is irrevocable and the future is unknown. This was too great a shock.
Orthodox [neoclassical] theory managed to wind up in a cocoon again...In
the Keynesian theory after the war this simple point is lost. The whole of
Keynes's argument is put to sleep. Keynes is smothered and orthodox
equilibrium theory is enthroned once more." (Joan Robinson, Collected
Economic Papers V, MIT Press,Boston 1980:121)

Or perhaps consider Mary Morgan's 'The Stamping out of Process Analysis in
Econometrics' [sic]
(Blaug and de Marchi (1994) (eds) "Appraising Economic Theories",

This explains that in the battle between the recursive approach of Wold and
the simultaneous approach of Haavelmo [Morgan's words]:

"There was no obvious intellectual victory in the debate, yet there is no
doubt that process analysis was effectively squashed out of
econometrics"(op citp255).

Wold had written:

"Pure causal chains are completely dynamic, all relations of the system
being behavioural relations, the propositions on equilibrium tendencies
being implications of the model, and no equilibrium assumptions entering in
the construction of the model. The residuals enter as unspecified forces
taht interact with the specified driving forces of the model and prevent
the system from every reaching a state of complete rest.

"Interdependent systems and conditional causal chains mark a drastic cut in
the aspiration level of a completely dynamic approach. The introduction of
equilibrium assumptions is a key device, a shortcut that refrains from
obtaining the equilibrium as a deductive implication of the model. There is
no objection aginst the shortcut as such, for it is a good thing to have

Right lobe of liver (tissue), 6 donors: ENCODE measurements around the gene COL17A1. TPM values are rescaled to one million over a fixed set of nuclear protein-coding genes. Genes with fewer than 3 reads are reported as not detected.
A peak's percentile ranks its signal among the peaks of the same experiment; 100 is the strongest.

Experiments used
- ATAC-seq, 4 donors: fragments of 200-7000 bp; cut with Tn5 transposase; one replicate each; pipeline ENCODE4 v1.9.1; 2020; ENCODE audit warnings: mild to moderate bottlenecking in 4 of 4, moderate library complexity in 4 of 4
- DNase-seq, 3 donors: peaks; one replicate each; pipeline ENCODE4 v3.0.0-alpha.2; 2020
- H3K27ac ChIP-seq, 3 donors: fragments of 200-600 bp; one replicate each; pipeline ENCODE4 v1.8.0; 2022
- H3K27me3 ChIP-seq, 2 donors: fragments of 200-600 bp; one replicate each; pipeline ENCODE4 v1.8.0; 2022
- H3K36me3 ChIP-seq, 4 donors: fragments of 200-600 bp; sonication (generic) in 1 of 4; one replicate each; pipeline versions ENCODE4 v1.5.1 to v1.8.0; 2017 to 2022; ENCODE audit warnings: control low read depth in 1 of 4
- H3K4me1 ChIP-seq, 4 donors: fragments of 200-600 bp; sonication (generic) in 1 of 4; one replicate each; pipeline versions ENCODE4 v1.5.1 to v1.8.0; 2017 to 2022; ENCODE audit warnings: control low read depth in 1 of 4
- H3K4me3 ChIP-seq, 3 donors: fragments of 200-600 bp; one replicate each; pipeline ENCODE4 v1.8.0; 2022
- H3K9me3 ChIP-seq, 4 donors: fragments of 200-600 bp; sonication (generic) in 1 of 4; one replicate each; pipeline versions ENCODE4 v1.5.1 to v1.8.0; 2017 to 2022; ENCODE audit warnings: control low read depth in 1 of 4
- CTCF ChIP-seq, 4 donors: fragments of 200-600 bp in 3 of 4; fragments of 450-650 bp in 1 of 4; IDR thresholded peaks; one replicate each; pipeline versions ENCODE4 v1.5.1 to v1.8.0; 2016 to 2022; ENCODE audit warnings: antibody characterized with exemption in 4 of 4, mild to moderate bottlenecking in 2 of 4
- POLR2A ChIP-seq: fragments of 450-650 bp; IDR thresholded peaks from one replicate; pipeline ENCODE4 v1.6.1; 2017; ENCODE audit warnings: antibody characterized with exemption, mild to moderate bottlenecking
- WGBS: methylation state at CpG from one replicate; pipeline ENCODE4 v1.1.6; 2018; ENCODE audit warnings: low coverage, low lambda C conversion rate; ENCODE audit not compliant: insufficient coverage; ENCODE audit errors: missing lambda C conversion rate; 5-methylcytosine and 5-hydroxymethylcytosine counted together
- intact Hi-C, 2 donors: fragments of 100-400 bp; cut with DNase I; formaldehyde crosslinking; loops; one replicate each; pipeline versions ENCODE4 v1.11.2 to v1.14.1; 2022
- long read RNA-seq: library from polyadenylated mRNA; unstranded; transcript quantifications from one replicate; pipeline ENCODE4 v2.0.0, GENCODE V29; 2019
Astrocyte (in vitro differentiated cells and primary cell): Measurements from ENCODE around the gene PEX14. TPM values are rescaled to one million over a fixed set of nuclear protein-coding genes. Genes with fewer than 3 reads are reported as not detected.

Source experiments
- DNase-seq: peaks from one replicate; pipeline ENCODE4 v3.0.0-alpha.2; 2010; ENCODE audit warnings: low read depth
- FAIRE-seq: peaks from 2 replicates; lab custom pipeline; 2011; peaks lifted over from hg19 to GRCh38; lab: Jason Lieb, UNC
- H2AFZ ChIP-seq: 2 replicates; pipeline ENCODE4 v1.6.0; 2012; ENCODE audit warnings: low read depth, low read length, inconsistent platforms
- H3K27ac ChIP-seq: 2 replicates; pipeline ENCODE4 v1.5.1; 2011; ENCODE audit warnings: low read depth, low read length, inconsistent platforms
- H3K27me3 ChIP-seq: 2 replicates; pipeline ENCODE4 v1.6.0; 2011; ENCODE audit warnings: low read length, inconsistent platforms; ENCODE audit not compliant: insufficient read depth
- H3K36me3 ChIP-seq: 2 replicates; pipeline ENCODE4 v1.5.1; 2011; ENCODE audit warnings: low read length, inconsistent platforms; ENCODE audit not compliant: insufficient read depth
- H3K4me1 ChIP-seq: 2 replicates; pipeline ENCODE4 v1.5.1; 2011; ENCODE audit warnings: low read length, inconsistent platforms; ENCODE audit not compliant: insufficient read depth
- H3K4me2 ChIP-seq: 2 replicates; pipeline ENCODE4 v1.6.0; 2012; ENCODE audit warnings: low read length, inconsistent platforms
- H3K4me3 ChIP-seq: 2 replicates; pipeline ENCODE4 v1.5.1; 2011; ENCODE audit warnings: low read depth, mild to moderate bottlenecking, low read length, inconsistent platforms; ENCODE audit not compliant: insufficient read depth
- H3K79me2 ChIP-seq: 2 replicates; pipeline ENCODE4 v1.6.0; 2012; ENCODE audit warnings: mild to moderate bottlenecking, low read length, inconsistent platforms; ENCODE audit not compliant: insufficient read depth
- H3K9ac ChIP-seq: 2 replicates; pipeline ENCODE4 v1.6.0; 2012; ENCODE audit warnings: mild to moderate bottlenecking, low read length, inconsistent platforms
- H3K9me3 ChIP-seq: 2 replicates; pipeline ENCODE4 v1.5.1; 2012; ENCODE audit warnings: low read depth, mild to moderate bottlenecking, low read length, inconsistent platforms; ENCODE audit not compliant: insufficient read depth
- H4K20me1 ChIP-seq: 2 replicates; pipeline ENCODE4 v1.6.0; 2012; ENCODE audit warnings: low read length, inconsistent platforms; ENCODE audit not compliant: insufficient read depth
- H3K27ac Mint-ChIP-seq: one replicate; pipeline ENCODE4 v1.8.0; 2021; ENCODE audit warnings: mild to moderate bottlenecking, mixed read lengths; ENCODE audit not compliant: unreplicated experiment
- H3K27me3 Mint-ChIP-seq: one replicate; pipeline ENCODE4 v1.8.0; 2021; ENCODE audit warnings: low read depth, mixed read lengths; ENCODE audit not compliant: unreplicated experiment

models that work at different aspiration levels. It is rather tha owing to
their mixed static-dynamic nature the approaches are of limtied scope for
purposes of dynamic inference. What in particular is a serious limitation
is that every equilibvrium assumption is an approximation that ignores a
potential driving force of the model. To assume instantaneous equilibrium
between demand and supply is to ignore changes in stocks; to equilibriate
savings and investments is to ignore the unplanned changes in money
holdings and inventories, and so on. In reality, according to observed
facts, such disequilibrium gaps are often quite considerable and to
disregard them in model construction is in conflict with basic arguments"

The question to be confronted is this: why is it that the patently sensible
distinctions made by Keynes, Wold, Frisch, Tindbergen, and countless
others, between genuine dynamic and comparative static results - leading to
the refutation of the core principles of orthodoxy such as the quantity
theory of money, the rising rate of profit, the absence of liquidity
preference, market clearing, convergence, pareto optimality etc etc etc -
that the fully rigorous refutations of these core principles provided by
the temporal alternatives are never answered but always set aside and
'stamped out'?

To my mind, because economics as it stands now is not a science, but a
machine for suppressing it.

I think that if we could agree on this point, it would greatly improve
the discussion on the first point; since it would remove, once for all,
the validity of any appeal to what is considered as commonsense,
well-established, or intuitively reasonable by economists; indeed, it
would lead us to suspect any intuition arising from exposure to economics
before we suspected anything else. We would then be forced to discuss,
without prejudice, the actual arguments being advanced.